Before THE BOOK THIEF, Markus Zusak wrote a trilogy of novels about the Wolfe Brothers: THE UNDERDOG, FIGHTING RUBEN WOLFE, and GETTING THE GIRL. Cameron and Ruben Wolfe are champions at getting into fights, coming up with half-baked schemes, and generally disappointing girls, their parents, and their much more motivated older siblings. They're intensely loyal to each other, brothers at their best and at their very worst. But when Cameron falls head over heels for Ruben's girlfriend, the strength of their bond is tested to its breaking point.
We're proud to present these novels together for the first time, and to be introducing American readers to THE UNDERDOG, never before published in the United States. Fans of THE BOOK THIEF won't want to miss reading the novels that launched Markus Zusak's stellar career.
Thoughts on the Overall Book: I decided to just review this addition so I can review all three books together in order to compare them. They were, of course, brother stories, and that always makes me enjoy things so much more and I really did love reading about the Wolfe brothers.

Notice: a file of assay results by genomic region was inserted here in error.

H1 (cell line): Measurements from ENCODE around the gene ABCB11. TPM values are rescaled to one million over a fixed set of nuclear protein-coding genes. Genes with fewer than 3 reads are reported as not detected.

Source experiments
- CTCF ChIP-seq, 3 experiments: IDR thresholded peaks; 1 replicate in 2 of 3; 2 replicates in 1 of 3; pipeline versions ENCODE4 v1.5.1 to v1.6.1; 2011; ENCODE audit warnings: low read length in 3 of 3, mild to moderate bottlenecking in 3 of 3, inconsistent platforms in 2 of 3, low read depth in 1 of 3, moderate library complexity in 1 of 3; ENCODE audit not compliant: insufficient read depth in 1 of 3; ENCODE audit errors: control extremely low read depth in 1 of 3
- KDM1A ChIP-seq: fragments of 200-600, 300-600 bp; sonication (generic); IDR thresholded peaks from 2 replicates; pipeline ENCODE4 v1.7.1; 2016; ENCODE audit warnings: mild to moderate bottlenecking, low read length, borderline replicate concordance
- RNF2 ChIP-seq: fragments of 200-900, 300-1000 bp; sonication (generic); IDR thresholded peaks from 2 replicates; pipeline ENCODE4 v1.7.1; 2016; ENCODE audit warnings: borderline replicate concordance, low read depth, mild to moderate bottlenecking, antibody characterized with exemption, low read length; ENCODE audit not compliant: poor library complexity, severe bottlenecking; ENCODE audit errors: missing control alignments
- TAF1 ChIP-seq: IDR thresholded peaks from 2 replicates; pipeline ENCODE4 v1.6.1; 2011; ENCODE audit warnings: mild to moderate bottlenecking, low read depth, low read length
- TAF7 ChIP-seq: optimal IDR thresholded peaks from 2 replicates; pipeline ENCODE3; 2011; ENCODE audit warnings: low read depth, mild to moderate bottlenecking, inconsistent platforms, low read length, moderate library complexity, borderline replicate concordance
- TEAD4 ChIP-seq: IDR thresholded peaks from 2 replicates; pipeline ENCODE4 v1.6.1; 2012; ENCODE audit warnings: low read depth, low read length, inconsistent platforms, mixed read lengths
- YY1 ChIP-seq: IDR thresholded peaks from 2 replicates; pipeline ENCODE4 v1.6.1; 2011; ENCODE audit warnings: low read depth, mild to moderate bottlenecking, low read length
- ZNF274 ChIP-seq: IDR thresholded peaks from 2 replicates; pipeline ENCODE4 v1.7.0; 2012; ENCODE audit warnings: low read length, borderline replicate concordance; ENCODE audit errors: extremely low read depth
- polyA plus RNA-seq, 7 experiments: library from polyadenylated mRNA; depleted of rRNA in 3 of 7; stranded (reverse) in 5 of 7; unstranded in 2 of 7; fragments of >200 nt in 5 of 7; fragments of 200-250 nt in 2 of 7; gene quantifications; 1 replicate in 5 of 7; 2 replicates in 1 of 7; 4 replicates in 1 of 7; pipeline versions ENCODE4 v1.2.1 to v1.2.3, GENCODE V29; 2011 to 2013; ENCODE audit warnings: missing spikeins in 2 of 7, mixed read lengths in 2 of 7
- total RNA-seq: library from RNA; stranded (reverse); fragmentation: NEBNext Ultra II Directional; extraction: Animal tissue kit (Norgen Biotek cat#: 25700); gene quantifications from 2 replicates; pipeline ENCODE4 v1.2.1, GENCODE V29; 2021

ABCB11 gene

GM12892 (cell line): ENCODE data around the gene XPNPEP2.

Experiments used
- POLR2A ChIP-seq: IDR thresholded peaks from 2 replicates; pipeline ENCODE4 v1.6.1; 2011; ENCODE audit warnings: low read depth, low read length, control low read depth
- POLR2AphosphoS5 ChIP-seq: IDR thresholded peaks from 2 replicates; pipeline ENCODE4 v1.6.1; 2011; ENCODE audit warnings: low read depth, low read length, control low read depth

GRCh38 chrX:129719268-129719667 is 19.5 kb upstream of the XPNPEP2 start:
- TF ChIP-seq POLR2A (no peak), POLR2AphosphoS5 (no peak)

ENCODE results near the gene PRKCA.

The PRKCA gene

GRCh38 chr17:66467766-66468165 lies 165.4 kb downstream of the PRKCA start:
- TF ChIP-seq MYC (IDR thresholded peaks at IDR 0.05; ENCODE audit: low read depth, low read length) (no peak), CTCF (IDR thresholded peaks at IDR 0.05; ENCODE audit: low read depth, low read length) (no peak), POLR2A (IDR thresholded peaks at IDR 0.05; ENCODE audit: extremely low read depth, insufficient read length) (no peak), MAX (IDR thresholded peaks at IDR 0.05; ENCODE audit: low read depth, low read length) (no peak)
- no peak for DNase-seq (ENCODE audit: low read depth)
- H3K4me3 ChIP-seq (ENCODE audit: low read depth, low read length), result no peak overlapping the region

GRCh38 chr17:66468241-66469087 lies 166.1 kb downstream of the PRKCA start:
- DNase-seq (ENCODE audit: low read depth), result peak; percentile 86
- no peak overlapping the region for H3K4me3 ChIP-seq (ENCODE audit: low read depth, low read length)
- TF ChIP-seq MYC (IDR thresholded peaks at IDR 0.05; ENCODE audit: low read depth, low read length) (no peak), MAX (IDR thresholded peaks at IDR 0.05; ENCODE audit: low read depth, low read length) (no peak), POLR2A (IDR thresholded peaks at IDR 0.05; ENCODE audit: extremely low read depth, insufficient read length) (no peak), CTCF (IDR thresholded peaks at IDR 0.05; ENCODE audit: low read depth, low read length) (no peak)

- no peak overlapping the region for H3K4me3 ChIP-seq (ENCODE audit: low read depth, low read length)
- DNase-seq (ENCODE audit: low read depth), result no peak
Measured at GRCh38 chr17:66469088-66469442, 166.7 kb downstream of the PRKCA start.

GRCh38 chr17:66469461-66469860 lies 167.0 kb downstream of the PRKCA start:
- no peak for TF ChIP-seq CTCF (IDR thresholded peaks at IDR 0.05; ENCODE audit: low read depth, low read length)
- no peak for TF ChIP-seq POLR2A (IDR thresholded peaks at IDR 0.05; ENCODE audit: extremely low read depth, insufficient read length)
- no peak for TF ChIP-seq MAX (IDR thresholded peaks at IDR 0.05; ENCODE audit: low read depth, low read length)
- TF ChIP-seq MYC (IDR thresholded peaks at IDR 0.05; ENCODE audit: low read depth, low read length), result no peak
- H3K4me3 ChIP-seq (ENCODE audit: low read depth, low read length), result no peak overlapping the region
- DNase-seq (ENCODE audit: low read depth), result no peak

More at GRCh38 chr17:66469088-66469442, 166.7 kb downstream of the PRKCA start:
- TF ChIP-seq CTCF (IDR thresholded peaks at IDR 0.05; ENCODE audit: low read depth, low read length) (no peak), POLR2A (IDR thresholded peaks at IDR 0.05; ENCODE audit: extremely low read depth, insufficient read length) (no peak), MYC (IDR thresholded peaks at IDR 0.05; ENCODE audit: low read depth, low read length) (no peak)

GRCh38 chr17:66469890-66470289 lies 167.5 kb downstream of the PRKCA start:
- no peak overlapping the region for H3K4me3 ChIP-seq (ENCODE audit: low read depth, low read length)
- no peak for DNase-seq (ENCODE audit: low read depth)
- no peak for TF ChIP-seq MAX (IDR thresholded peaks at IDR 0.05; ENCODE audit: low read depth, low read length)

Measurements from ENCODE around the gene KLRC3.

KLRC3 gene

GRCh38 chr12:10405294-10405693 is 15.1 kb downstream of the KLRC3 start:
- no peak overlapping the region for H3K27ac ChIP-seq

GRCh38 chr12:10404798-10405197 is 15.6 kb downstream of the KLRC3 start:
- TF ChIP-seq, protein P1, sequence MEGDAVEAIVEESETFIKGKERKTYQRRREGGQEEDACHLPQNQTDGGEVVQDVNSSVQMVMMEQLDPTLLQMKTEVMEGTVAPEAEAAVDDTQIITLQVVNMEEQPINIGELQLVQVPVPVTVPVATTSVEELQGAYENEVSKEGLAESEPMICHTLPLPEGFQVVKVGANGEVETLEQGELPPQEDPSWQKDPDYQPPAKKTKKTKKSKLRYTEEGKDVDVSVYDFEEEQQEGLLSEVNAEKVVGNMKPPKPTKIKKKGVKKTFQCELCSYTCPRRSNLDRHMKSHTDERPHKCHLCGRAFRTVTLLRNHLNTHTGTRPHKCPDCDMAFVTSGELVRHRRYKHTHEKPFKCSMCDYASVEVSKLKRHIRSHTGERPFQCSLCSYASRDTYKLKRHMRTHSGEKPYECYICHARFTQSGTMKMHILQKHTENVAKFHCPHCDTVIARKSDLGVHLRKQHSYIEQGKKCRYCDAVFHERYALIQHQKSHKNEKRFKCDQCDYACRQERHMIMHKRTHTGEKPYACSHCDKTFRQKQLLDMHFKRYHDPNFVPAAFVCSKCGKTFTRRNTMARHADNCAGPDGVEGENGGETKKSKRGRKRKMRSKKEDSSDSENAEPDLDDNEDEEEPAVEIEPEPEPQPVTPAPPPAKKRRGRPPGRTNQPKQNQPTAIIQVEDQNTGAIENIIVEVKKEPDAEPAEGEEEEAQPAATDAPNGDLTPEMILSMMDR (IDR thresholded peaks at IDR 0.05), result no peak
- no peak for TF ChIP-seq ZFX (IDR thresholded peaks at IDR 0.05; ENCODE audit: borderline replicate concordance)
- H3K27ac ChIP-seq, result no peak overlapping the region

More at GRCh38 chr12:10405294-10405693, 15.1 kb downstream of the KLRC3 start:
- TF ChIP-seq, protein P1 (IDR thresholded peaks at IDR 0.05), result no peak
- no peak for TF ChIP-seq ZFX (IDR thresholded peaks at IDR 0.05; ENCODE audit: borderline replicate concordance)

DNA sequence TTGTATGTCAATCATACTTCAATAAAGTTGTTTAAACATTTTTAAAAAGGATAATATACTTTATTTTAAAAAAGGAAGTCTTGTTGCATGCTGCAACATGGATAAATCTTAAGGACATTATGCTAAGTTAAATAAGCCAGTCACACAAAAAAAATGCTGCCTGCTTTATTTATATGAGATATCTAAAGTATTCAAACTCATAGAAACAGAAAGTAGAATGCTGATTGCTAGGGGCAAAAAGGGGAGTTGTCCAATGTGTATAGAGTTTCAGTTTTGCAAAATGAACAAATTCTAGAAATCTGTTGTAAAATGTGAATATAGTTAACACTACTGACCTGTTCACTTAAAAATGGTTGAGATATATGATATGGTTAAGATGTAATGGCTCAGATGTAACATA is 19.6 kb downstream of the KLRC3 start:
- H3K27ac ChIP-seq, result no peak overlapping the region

Cover--Yea or Nay: Meh, it's okay. Nothing really special, but I do like silhouettes as opposed to character impersonators.
Characters: These are definitely character driven stories, so having good characters is very important, and I ended up really liking Cameron and Ruben Wolfe. Their dynamic was so true to life between siblings and especially brothers that I couldn't help but love them. Just the way they interacted, and lovingly abused each other and always got into trouble together was so perfect. It's obvious that the author had lots of personal experience between siblings, so many writers can't get it correctly and I think it's because they either are only children or had a poor relationship with their siblings. These books were perfect though, and even the 'chick flick' moments between them were perfect, not too mushy, but enough to get the point across. I also liked reading about the rest of their family. Their overachieving older brother who originally thought they were losers and their older sister who they were protective of as they should be, which I thought was sweet. And their parents having to deal with it all and not going crazy, like the boys, I came to appreciate them as well. What I loved most though, was how the dynamic on the family only grew through the hardships they went through and became closer. None of the characters in this were static, they were all very dynamic and enjoyable to read about. Oh yes, and how could I forget Miffy the Pomeranian? I grew to love that dog as much as the boys did, even though they would never really admit it ;)